Almost nine out of 10 patients discharged from a Rome hospital after recovery from COVID-19 were still experiencing at least one symptom two months later, a study shows.

The patients were only included in the study if they had a negative transcriptase polymerase chain reaction test for SARS-CoV-2, indicating they were not in the acute phase of the illness.

When patients were assessed a mean of 60 days after onset of the first covid-19 symptoms, only 18 (12.6%) were completely free of any covid-19 related symptom, while 32% had one or two symptoms, and 55% had three or more. None of the patients had fever or any signs or symptoms of acute illness. Worsened quality of life was reported by 44% of patients. A high proportion of patients still reported fatigue (53%), dyspnea (43%), joint pain (27%), and chest pain (22%).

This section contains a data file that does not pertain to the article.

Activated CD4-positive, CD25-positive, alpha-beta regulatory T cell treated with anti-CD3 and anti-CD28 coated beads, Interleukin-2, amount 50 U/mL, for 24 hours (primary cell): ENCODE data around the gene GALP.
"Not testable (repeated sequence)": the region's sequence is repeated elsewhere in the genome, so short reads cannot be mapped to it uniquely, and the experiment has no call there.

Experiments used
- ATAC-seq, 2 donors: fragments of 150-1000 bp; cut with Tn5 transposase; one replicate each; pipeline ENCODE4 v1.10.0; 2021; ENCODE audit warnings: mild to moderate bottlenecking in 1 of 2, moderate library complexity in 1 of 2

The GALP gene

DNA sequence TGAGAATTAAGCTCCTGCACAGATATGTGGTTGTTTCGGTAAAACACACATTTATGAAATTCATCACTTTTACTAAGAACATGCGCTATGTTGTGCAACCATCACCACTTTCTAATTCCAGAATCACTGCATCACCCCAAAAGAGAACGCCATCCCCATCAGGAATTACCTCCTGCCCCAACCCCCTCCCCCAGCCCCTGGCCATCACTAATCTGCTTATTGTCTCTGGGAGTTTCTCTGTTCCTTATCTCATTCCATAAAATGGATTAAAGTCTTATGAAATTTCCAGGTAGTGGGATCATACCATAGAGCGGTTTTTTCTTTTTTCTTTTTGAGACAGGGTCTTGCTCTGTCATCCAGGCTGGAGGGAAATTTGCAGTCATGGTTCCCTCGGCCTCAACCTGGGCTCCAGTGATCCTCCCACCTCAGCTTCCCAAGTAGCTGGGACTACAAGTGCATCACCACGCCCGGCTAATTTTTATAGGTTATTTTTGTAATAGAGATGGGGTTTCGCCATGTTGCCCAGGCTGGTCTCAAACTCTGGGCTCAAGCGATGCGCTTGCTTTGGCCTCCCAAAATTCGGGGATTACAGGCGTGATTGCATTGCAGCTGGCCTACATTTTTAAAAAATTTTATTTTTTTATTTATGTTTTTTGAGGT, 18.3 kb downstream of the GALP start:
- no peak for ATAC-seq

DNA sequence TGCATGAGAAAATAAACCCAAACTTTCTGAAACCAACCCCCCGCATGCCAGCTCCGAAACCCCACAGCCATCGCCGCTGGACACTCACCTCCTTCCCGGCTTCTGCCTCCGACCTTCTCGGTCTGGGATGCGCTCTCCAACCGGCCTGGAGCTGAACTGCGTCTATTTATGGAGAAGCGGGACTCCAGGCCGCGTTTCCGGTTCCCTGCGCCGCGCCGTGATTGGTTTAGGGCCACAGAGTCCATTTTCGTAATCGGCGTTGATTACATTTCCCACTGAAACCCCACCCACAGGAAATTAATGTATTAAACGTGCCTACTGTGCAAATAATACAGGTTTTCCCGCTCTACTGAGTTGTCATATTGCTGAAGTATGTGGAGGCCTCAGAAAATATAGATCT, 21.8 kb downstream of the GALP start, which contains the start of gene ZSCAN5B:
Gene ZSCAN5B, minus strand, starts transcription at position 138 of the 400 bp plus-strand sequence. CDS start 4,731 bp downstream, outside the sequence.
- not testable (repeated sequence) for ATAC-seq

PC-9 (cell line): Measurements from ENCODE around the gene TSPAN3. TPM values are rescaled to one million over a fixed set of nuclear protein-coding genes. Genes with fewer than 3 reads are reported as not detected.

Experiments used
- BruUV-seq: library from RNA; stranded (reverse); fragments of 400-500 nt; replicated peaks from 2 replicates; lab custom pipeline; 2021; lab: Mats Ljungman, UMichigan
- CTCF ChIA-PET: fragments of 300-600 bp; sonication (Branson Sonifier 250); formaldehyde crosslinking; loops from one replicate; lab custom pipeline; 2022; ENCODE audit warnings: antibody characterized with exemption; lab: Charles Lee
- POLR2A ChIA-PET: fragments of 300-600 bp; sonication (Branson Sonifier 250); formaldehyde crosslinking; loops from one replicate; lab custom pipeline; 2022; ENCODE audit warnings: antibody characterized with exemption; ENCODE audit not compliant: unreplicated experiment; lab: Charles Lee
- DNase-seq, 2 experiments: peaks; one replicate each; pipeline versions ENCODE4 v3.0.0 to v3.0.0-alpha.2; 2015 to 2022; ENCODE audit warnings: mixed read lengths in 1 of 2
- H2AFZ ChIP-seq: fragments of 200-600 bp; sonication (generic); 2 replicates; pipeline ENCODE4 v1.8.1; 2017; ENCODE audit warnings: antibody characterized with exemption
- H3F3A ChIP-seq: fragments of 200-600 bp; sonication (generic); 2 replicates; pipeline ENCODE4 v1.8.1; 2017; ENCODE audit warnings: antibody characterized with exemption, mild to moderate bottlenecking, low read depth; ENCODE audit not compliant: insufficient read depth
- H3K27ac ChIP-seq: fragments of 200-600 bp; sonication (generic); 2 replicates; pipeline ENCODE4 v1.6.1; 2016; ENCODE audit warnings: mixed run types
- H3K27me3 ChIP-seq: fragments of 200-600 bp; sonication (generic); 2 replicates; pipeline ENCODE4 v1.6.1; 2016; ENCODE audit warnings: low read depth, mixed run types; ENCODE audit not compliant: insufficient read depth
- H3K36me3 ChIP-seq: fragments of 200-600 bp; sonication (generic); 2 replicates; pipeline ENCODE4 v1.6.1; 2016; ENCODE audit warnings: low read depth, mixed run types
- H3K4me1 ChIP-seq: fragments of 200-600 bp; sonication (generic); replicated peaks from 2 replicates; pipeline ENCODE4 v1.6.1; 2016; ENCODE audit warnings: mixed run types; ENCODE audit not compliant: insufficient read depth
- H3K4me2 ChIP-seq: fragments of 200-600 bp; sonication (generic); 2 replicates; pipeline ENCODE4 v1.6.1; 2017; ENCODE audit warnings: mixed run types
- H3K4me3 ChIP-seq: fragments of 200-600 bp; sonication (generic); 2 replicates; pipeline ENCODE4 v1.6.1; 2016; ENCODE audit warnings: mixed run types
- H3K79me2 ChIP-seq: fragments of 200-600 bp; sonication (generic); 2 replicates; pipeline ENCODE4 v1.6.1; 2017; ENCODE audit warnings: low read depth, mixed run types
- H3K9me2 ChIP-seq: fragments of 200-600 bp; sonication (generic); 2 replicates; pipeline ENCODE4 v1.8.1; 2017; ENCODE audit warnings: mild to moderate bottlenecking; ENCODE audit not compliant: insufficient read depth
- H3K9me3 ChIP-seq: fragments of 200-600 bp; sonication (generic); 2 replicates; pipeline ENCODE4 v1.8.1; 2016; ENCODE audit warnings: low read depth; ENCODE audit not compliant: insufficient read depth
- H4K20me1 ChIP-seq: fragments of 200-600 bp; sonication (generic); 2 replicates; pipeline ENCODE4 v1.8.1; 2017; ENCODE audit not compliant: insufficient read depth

The study has limitations as it is based on a single centre with a relatively small number of patients and without a control group of patients discharged for other reasons. There is also a lack of information on symptom history before acute COVID-19 illness and no information on symptom severity. Furthermore, the study authors point out that patients with community acquired pneumonia can also have persistent symptoms.

This is further evidence of a “long tail” of COVID-19 related illness.

In South Africa, we are seeing numerous complaints of a debilitating post COVID headache that can persist for up to weeks. The advice is not to use Midazolam.

There is a study looking into the long term health effects of COVID-19 on hospitalised patients in the UK.

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